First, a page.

No further decrease in alcohol, drug use among school kids; Laughing gas use on the rise

Teenagers using their smartphones on a bench in Amsterdam
Teenagers using their smartphones on a bench in AmsterdamPhoto: BiruteDepositPhotosDeposit Photos

After years of decline, the use of “traditional” substances like tobacco, alcohol and cannabis among school children stabilized last year, while the use of “new temptations” like laughing gas and non-alcoholic drinks are on the rise, the Trimbos Institute reported on Tuesday. According to the institute, these “new temptations” often have a more innocent image, but there is insufficient knowledge about their short- and long-term consequences.

The percentage of school kids who have ever smoked a cigarette dropped from 54 percent in 1999 to 17 percent last year. This decrease mainly occurred up to 2015. Between 2015 and 2017, the percentage of school-aged smokers decreased from 23 percent to 17 percent, and remained stable since.

Last year 47 percent of 12- to 16-year-olds said that they’ve consumed alcohol at least once, and 26 percent did so in the month prior to the Trimbos study. Alcohol consumption among school kids gradually declined between 2003 and 2015, and then stagnated.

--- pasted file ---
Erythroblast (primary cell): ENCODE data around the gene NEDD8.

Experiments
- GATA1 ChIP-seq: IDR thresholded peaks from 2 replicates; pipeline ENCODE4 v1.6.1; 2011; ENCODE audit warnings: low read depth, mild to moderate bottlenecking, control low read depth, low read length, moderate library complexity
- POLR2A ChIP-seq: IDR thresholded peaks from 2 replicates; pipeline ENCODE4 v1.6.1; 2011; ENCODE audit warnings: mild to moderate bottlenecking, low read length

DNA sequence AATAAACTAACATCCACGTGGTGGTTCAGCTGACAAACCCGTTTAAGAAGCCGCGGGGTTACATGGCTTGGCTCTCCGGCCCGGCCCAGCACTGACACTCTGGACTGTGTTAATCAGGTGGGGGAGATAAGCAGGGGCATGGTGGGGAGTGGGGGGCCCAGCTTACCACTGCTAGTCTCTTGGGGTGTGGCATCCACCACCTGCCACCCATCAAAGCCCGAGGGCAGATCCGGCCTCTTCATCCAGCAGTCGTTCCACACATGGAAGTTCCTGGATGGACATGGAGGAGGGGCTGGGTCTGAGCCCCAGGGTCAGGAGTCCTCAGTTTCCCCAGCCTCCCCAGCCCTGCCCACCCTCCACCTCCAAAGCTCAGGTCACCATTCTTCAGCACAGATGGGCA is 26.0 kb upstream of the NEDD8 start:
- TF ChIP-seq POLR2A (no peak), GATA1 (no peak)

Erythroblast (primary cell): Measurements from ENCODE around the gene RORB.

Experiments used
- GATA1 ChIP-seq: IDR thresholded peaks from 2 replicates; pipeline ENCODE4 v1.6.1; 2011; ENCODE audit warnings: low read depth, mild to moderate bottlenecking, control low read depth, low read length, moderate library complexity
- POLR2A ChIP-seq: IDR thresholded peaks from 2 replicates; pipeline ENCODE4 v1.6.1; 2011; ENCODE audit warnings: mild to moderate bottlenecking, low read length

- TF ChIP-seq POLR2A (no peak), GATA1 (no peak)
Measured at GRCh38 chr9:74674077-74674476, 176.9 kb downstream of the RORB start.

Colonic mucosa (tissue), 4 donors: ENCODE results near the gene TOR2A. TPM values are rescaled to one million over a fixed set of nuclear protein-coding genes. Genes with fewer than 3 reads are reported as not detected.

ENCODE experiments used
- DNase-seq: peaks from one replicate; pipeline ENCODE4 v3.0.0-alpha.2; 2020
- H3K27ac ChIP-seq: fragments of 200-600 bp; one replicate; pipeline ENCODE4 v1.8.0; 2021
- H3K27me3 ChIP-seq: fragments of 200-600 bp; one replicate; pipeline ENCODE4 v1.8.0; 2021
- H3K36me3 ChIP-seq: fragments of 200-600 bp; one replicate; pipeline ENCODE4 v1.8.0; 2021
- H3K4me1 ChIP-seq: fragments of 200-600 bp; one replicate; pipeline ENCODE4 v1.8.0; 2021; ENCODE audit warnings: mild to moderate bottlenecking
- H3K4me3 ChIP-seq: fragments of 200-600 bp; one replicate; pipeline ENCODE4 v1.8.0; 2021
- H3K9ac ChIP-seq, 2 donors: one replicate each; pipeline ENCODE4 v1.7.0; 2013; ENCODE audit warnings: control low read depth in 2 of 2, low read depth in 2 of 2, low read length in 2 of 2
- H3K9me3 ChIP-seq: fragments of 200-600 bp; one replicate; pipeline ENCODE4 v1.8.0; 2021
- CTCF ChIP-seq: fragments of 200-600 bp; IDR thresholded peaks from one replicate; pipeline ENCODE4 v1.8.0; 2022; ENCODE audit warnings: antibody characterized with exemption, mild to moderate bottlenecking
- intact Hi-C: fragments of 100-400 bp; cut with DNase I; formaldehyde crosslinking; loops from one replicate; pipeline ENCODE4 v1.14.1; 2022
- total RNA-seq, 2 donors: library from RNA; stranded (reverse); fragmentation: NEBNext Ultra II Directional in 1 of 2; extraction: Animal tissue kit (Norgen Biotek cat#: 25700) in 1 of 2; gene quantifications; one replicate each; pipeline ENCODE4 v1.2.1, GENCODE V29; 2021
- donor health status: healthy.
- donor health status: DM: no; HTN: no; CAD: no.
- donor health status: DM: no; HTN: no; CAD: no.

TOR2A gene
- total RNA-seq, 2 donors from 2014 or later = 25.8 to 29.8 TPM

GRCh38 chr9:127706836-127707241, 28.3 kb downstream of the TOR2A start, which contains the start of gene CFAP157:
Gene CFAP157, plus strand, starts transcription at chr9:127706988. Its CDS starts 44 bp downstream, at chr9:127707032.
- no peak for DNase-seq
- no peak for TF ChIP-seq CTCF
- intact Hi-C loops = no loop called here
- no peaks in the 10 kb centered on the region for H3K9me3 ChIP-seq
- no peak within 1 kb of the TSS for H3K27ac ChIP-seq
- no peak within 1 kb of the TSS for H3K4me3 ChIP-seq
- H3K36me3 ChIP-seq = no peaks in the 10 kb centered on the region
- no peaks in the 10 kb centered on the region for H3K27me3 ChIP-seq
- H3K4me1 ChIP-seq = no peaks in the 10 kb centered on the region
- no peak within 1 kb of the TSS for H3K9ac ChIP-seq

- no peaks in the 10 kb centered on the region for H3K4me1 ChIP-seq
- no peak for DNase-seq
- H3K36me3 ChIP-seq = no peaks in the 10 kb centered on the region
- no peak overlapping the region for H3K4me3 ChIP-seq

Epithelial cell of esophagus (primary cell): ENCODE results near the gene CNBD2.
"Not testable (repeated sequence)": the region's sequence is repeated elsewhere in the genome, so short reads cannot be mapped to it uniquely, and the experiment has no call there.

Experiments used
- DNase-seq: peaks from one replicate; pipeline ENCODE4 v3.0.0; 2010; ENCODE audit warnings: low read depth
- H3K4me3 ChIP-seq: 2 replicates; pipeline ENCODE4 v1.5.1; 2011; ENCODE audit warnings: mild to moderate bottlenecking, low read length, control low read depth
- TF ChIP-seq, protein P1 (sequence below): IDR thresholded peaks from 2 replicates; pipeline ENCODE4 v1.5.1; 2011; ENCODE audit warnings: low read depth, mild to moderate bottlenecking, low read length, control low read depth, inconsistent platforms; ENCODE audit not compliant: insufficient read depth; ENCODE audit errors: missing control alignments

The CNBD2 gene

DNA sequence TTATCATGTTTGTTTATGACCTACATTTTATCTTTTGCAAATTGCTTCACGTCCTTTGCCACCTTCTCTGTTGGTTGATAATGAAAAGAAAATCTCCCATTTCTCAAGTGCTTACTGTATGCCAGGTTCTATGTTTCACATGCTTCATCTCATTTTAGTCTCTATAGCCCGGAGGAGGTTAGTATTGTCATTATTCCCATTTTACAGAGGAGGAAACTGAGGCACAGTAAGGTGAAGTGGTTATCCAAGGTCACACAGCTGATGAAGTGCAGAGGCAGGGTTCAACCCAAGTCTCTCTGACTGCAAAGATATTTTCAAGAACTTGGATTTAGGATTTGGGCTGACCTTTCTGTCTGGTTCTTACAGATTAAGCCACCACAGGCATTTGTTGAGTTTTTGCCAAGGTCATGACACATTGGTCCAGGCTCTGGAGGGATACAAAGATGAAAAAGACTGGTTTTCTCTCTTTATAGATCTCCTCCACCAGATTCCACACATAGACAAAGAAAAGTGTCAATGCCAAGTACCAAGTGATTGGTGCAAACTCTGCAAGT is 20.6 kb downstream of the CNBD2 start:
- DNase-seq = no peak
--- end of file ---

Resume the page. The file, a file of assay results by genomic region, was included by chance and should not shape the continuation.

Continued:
The use of cannabis showed a similar picture to alcohol and tobacco. Between 1999 and 2019, the percentage of school-aged joint smokers decreased from 17 percent to 10 percent - roughly the same as in 2015. For most hard drugs, this stabilization has been around since 2007.

According to the Trimbos Institute, the stagnated decline in the use of these traditional substances show that more attention must be given to prevention policies, both nationally and regionally. “There is still much to be gained,” the institute said.

The institute also warned of “new temptations”, for which there is still little concrete information about consequences. “They often seem to have a more innocent image than traditional substances,” Trimbos said, but added that the “question is whether that is justified.” 

Last year, Trimbos asked kids for the first time about their consumption of alcohol-free beer, wine and cider. In groups 7 and 8 of primary education, 40 percent said they’ve had alcohol free drinks at least once, 16 percent more than once. 9 percent of kids aged 12 to 16 said they have these drinks at least weekly.

The institute also asked about nitrous oxide, or laughing gas. 10 percent of 12 to 16-year-olds said they’ve used nitrous oxide at least once, and 2.5 percent did so in the month prior to the study. 

 

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